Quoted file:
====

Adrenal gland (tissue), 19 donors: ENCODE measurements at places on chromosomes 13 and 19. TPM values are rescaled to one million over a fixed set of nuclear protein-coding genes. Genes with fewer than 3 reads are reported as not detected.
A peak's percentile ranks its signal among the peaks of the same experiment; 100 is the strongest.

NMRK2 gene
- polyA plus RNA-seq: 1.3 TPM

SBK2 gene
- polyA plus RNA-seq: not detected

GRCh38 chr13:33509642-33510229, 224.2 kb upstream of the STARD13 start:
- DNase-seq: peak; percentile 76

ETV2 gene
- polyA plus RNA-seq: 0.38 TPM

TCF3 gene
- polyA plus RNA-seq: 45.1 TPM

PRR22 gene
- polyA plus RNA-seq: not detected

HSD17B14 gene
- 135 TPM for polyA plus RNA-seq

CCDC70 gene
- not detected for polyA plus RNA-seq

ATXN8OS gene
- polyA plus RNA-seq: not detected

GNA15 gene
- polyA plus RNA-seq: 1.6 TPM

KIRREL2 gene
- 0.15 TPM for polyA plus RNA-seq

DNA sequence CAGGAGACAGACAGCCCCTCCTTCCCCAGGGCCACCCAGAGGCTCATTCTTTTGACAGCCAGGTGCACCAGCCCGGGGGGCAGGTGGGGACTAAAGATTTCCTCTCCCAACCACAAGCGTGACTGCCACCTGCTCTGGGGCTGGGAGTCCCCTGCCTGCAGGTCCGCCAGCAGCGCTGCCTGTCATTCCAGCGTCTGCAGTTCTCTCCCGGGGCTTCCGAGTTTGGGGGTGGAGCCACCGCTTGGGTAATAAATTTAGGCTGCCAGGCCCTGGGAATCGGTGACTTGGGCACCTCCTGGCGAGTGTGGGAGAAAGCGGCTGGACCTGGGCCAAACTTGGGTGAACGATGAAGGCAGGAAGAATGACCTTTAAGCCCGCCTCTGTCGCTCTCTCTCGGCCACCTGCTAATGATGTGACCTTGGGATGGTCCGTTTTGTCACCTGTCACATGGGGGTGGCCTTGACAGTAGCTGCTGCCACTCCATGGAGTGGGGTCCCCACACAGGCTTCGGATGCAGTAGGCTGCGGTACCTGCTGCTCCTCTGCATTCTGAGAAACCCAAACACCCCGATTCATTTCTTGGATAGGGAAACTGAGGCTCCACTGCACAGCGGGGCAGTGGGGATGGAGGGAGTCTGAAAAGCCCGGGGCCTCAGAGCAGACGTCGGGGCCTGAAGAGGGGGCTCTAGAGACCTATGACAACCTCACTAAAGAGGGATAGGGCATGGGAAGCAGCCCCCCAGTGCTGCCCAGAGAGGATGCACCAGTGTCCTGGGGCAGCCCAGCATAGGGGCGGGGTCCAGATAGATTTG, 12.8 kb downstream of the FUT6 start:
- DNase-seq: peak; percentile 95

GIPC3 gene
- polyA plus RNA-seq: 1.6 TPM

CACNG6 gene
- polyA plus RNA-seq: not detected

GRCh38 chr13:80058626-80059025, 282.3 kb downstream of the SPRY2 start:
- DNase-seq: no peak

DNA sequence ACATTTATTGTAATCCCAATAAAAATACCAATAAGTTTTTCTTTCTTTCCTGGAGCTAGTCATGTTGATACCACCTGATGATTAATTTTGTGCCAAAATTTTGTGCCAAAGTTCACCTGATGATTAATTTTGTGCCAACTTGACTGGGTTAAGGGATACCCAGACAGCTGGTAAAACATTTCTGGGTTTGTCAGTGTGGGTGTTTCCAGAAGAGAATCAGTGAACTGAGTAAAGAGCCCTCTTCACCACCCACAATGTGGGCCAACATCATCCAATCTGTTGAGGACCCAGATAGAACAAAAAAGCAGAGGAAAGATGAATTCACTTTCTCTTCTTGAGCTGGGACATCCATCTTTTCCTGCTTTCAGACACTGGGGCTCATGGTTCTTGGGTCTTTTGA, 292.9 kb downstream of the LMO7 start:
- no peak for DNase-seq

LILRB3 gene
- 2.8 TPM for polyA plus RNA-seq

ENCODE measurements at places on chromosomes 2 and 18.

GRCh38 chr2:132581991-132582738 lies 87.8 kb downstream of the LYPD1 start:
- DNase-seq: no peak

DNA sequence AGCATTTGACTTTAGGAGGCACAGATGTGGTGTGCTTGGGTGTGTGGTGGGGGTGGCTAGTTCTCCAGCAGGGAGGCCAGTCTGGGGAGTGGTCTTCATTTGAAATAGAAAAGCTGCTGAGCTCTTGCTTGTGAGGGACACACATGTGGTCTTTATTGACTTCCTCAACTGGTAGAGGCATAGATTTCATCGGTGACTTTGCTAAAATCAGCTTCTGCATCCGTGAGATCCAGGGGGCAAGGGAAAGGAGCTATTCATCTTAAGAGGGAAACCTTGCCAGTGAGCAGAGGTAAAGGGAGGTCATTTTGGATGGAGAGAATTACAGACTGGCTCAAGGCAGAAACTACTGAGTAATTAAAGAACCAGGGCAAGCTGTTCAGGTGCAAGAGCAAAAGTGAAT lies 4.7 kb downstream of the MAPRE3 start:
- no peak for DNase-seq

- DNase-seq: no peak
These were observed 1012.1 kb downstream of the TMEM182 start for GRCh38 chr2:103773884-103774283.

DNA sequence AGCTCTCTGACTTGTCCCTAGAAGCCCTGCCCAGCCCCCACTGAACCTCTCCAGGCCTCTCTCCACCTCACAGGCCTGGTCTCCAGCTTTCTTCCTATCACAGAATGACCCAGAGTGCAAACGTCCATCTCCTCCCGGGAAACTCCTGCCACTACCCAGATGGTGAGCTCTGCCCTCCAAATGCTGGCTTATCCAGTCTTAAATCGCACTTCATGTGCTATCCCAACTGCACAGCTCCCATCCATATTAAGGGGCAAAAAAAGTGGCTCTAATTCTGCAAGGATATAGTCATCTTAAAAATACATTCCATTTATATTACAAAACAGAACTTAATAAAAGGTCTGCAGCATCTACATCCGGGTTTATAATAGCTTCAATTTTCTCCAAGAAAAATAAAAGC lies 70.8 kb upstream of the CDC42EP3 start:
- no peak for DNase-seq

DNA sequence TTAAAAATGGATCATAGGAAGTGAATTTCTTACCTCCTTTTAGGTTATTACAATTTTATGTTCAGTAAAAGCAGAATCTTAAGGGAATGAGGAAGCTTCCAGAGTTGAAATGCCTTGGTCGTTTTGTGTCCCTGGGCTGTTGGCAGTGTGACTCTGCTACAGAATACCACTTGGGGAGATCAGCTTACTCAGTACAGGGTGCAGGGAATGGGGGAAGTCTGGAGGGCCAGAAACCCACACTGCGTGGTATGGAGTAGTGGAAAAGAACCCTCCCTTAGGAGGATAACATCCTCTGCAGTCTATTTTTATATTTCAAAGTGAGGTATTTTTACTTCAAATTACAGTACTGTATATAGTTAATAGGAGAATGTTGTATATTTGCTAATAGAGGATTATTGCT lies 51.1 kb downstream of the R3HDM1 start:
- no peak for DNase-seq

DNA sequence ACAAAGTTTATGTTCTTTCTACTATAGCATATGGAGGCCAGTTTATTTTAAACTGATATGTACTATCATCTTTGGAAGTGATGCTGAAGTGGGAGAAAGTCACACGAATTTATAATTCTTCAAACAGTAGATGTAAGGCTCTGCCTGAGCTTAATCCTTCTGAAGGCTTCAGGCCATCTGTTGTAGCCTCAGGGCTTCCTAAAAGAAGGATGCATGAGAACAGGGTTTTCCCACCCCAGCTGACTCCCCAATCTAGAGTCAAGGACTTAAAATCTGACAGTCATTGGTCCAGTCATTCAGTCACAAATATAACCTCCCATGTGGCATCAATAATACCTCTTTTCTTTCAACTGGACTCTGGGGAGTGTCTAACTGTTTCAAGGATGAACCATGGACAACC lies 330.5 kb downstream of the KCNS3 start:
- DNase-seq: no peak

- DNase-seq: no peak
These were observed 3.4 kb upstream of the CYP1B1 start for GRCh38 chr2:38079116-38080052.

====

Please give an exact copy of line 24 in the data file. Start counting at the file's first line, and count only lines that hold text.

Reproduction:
- 0.15 TPM for polyA plus RNA-seq